Tears and Hope

Tumbarumba
View across Tumbarumba with the Snowy Mountains rising in the background.

I would struggle to find anyone in Australia who doesn’t have a connection with somewhere that is literally under fire right now. Right now, my heart is with Tumbarumba, New South Wales. When my family visited regularly, my great-grandparents lived in the heart of town, and my grandparents had 40 acres a few minutes drive out of town.

Tumbarumba is a small town nestled in a valley. The main street is lined with shops and the local supermarket supports many of the events in the town. It has been a timber town, with the forestry (where my grandfather worked) one of the larger employers and more recently focussed on tourism and wineries. The local newspaper had a small office in the main street – I believe the owner/editor at the time was a man named George Martin.

Sound familiar? The parallels are probably why Canungra so easily felt like home to me.

When I woke on New Year’s Day, there was a ‘too late to leave’ fire warning for Tumbarumba. Although I don’t know anyone there these days, I was in tears, fearing for what might happen. Today, I woke to the news that the town is being evacuated due to increased fire risks for tomorrow. More tears. My heart is heavy.

After the Canungra/Beechmont fires in September, something happened. As you probably know, my home was not under threat – at no time did I feel I was personally in danger, but my friends and community were under threat constantly for two weeks. I didn’t sleep much, and often I cried myself to sleep. I’m sure I wasn’t the only one. At least I was safe, many more weren’t.

Afterwards, people I didn’t know then but consider friends now contacted me when they felt no one else would listen. Most of them were saying ‘we have been abandoned’.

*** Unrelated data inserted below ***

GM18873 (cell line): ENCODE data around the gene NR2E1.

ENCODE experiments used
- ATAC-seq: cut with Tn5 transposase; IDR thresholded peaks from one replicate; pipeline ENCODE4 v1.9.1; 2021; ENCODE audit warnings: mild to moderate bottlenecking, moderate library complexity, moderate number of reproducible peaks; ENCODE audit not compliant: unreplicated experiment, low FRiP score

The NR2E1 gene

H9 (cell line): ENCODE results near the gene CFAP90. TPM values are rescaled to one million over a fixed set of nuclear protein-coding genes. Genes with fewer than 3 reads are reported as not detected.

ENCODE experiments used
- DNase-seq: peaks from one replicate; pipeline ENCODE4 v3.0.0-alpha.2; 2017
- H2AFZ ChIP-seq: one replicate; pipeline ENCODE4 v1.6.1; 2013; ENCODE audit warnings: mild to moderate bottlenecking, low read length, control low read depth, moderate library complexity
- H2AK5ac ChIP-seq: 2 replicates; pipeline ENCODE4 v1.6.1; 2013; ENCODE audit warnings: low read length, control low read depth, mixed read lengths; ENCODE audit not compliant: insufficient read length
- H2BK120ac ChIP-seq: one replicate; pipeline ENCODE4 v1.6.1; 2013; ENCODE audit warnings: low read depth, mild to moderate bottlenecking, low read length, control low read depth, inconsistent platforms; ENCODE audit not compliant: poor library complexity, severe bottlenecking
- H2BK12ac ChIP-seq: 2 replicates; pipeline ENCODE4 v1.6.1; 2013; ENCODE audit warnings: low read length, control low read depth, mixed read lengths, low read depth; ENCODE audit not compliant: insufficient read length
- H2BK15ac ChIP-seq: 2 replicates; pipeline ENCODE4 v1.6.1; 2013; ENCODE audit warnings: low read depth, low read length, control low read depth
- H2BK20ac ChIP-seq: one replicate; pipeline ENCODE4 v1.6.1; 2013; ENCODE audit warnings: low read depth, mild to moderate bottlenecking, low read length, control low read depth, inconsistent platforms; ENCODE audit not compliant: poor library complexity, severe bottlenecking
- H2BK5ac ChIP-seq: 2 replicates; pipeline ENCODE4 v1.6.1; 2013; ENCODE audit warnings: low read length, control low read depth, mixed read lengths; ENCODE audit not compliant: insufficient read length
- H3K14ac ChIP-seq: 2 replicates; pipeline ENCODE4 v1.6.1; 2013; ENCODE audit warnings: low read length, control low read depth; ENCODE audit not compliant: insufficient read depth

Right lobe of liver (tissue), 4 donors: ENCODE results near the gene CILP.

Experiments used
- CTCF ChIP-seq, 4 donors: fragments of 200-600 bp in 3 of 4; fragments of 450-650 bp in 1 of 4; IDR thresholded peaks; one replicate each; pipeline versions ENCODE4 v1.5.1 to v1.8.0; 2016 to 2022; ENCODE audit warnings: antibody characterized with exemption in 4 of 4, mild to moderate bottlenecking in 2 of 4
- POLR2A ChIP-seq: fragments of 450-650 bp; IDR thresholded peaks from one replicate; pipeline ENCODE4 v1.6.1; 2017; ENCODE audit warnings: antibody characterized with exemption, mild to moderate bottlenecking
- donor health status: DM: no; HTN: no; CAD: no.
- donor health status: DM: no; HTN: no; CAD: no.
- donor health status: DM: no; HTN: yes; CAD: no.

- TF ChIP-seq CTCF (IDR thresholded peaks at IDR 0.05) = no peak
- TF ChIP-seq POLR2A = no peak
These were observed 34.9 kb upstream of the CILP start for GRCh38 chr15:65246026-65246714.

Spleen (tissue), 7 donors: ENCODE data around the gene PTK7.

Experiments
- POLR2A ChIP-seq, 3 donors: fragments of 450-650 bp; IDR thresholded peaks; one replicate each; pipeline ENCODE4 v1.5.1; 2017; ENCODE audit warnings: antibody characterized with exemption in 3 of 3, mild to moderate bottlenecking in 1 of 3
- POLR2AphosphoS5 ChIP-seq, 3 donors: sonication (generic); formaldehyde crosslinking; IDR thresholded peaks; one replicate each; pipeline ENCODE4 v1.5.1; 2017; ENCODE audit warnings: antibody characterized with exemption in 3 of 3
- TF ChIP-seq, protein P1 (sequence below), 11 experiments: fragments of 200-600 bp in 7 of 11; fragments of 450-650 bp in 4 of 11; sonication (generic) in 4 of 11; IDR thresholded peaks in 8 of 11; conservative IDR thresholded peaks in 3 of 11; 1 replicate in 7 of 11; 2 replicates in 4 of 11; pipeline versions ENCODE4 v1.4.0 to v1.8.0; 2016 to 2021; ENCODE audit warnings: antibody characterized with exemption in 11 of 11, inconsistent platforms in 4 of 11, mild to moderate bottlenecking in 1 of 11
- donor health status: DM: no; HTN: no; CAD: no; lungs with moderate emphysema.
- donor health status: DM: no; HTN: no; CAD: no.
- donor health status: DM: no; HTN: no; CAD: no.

In some cases all I could do was listen. In some cases I could link them with organisations that provided help. All I wanted was for people to feel they were not alone. It seemed very little and there didn’t seem much else I could do.

What kept our towns going was the community support – the messages of support that came from across the world (literally), the handwritten notes from school children, the emails, facebook posts, the stockfeed donations, the food packages. We are fortunate enough to be an easy drive from the Gold Coast or Brisbane which meant getting donations here was logistically much easier than in some of the towns affected now.

That continued community support has kept us going in the ensuing months since those fires, and enabled the people of our towns to help others. People who have booked holidays, visited the town for the day and said “we’ve come here to support you” and one beautiful community from Bethania who have told me “we want to adopt Canungra”.

People around Australia have given so much and lost so much. I know that Australia will support the communities currently affected and any others that end up in the line of fire. I also know for Canungra and Beechmont, the best help was coordinated by local people, local charities and community organisations. In towns that have been decimated by fire this may not be possible, but for those that are able to, tell us what you need. Tell us which funds, what equipment or donations you need and where to send it. Use social media and tell us where we can help.

Right now I think people watching the bushfires still raging across the nation feel helpless and frustrated, but we are here. Everyone needs someone who has their back – Australia has your back.

And that knowledge, at least gives me hope. Tell us what you need. We will find a way.

About Keer Moriarty 62 Articles
Editor, journo, social media manager and tea lady with Canungra Times.